The Truth About Ticks

You won’t find ticks jumping or flying or falling out of trees, but you will find them waiting to crawl on their host.  Ticks can be found all over the world and they can even be active in winter.  These sturdy creatures can even survive without food for 200 days! Pets can contract multiple diseases from a single tick bite.  There’s simply no way for pet owners to tell if a tick is carrying a disease or not. Some ticks are also known to carry more than one disease, which can lead to multiple infections.  And if this hasn’t unnerved you, most tick borne diseases are zoonotic; meaning that they can be transferred to both humans and animals.  (Please note that you cannot get one of these tick diseases directly from your pet.)

Understanding Tick Diseases

  • Lyme Disease is found throughout the United States and is transmitted by the deer tick and the western black-legged tick.  Lyme disease, an infection of the tissues, can lead to lameness, and is serious to both humans and their pets.  Symptoms can come and go and can have the appearance of other health conditions.  Cases vary from mild to severe, sometimes resulting in kidney failure and death.  A dog infected may show little signs of having the disease.  Common symptoms are lameness, fever, swollen joints, kidney failure, “not himself/herself”, and anorexia.
  • Erlichiosis is spread by the brown dog tick and the lone star tick.  It is the second most common infectious disease found in dogs after parvovirus.  Different strains are found throughout the United States and it comes in multiple forms depending on the geographic region.  Symptoms range from mild to severe and include loss of appetite, depression, fever, painful joints, bloody nose, and pale gums.  As the disease progresses, bleeding complications, autoimmune disease, blindness, and even death can occur.
  • Anaplasmosis is an infection of the white blood cells and is found throughout the United States.  Since it is transmitted by the same ticks that transmit Lyme Disease (deer tick and the western black-legged tick), there is a possibility of a coinfection.  Symptoms include lack of energy, high fever, swollen and very painful joints, loss of appetite, vomiting, and diarrhea.
  • Rocky Mountain Spotted Fever is found throughout the United States and is transmitted by the American dog tick and the lone star tick.  This disease appears suddenly with severe illness that lasts about two weeks.  If not treated early enough, it can cause death.  Symptoms are arthritis-like symptoms such as stiffness when walking and neurological abnormalities.
  • Hepatozoonosis is found in the eastern and middle-southern regions of the United States.  It comes in two forms and is transmitted when a dog ingests an infected tick.  Hepatozoon americanum is transmitted by the Gulf Coast tick and affects muscle cells resulting in a weakening and possibly even fatal condition while Hepatozoon canis is transmitted by the brown dog tick.  Its symptoms are milder and include-appetite and weight loss and lethargy.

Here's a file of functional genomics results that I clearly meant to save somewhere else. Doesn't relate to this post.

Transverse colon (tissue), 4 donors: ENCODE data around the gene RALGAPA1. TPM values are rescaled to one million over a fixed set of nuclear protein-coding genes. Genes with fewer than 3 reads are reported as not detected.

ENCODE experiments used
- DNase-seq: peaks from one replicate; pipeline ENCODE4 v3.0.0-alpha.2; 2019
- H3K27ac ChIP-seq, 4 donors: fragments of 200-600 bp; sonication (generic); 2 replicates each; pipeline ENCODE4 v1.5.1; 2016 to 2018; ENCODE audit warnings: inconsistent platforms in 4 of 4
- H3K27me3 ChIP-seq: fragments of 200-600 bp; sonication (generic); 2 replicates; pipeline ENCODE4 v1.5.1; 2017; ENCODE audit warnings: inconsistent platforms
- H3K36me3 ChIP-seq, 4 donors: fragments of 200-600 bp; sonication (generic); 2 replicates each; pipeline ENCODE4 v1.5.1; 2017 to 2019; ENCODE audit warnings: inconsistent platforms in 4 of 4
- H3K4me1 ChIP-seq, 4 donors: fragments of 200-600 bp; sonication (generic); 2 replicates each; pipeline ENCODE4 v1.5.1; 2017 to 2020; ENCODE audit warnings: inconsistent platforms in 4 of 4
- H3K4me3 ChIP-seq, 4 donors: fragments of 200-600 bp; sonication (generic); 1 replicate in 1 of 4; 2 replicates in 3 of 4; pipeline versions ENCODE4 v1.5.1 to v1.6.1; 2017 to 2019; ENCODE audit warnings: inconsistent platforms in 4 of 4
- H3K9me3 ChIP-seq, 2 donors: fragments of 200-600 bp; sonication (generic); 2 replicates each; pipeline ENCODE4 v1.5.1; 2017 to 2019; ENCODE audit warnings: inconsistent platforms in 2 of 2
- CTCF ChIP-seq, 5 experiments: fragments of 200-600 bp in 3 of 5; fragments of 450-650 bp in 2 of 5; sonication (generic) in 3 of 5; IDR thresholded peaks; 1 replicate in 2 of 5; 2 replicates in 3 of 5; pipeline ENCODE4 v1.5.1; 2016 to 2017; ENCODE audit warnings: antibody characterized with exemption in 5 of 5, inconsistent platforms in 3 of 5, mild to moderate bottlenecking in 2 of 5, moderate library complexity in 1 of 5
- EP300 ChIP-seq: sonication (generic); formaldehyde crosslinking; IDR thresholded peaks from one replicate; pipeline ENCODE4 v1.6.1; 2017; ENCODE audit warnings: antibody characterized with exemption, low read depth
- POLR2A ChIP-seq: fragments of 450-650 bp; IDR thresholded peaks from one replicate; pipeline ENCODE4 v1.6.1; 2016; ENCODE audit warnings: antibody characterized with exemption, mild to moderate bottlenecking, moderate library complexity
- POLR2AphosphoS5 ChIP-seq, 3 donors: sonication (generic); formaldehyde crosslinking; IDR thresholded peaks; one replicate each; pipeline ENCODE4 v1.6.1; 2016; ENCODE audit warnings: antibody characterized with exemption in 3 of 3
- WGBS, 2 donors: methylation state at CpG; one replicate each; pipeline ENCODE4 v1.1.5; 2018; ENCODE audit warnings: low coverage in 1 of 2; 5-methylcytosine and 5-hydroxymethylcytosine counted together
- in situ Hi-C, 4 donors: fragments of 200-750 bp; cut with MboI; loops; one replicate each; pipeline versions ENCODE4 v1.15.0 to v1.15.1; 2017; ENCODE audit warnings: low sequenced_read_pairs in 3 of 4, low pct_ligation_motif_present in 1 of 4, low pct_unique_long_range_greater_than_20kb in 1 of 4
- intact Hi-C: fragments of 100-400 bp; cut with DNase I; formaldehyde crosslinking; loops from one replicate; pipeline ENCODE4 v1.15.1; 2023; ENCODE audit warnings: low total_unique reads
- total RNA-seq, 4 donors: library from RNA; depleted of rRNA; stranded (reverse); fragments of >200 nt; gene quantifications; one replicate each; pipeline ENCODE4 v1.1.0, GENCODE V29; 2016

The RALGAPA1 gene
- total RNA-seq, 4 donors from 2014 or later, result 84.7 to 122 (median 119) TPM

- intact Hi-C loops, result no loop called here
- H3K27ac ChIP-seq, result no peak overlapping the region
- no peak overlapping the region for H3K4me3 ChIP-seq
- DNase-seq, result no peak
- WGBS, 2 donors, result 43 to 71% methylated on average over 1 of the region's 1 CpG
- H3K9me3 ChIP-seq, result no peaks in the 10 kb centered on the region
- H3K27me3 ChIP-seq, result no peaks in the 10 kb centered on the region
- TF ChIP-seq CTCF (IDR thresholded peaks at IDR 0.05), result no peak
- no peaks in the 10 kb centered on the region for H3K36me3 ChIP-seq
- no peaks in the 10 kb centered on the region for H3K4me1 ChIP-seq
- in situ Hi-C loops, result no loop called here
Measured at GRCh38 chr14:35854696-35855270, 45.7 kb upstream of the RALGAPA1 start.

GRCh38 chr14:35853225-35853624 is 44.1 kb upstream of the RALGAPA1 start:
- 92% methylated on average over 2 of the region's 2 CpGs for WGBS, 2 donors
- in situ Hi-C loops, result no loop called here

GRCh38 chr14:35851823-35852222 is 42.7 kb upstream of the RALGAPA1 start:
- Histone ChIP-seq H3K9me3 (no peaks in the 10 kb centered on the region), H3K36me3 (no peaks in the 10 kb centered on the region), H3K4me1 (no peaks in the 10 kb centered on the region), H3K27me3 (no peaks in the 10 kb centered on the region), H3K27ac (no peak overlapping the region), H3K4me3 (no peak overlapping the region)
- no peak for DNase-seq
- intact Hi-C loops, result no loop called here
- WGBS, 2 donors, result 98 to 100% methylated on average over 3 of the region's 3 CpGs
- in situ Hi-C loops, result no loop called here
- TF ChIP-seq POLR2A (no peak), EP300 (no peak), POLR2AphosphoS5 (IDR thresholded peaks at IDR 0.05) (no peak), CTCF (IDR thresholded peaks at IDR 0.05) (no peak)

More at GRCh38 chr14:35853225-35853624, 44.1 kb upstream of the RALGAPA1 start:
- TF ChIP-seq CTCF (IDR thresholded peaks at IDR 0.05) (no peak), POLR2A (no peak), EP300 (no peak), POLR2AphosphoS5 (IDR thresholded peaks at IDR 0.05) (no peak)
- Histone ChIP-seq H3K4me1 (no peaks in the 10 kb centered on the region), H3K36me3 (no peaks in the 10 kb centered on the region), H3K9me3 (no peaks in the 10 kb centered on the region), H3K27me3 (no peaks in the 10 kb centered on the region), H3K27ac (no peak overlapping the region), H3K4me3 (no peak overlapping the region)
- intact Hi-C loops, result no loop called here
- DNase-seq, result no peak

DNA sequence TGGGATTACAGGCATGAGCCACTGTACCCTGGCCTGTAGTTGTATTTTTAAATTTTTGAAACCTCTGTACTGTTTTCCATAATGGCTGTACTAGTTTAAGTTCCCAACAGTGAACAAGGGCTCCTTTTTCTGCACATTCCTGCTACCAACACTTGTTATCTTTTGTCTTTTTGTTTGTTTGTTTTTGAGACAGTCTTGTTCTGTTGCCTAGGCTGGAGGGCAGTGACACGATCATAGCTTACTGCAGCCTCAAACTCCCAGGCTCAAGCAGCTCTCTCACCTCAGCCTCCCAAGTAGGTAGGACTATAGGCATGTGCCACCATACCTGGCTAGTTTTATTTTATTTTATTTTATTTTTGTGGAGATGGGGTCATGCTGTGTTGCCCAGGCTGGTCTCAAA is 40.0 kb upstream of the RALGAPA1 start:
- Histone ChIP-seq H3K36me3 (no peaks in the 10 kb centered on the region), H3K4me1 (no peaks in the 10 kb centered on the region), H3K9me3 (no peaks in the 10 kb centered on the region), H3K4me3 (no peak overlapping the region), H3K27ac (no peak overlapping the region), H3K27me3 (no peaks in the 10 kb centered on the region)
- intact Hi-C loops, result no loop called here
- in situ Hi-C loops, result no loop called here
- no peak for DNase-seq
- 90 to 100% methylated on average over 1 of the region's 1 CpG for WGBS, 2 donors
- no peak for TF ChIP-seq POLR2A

• Babesiosis is an emerging tick disease that is found throughout the world; however most canine cases occur in the southern United States.  Most transmission is by the brown dog tick; however, it can be transmitted from dog to dog if an infected dog bites another (fighting, etc.) The incubation period averages about two weeks, but symptoms may remain mild and in some cases may not be diagnosed for months to years.  This protozoal parasite invades the red blood cells causing anemia.  Symptoms include lack of energy and appetite, pale gums, fever, enlarged abdomen, colored urine, yellow or orange skin, weight loss, and discolored stool.
  • Tick Paralysis or tickbite paralysis, is more widespread during the summer months and is caused by a potent toxin that is released through the saliva of a female tick and injected into the blood of a dog.  This toxin directly affects the nervous system and usually begins six to nine days after a tick has become attached to the skin.  Symptoms include vomiting, unsteadiness, high blood pressure, fast heart rate and rhythm, weakness (especially in the limbs), partial loss of muscle movement to complete loss of muscle movement, poor reflexes, difficulty eating, excessive drooling, and in severely affected animals, asphyxia due to respiratory muscle paralysis.

What can you do?

You know your dog better than anyone else.  That is why it is important to check your pet for ticks regularly, as well as be aware of the common signs associated with these diseases.  A simple screening test that is performed along with your heartworm test, should be done yearly to check for Lyme, Erlichiosis, and Anaplasmosis.  It involves a few drops of blood and a few minutes during your visit.  Using good tick control is crucial.  There are a variety of topical and oral preventions that are both safe and effective for your pet.  Talk to your veterinarian about what product is best suited for your pet and its lifestyle.

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(Information for the writing of this article taken from:  IDEXX Laboratories, PetMD, VCA Animal Hospital, www.tic-nc.org, www.dogsandticks.com)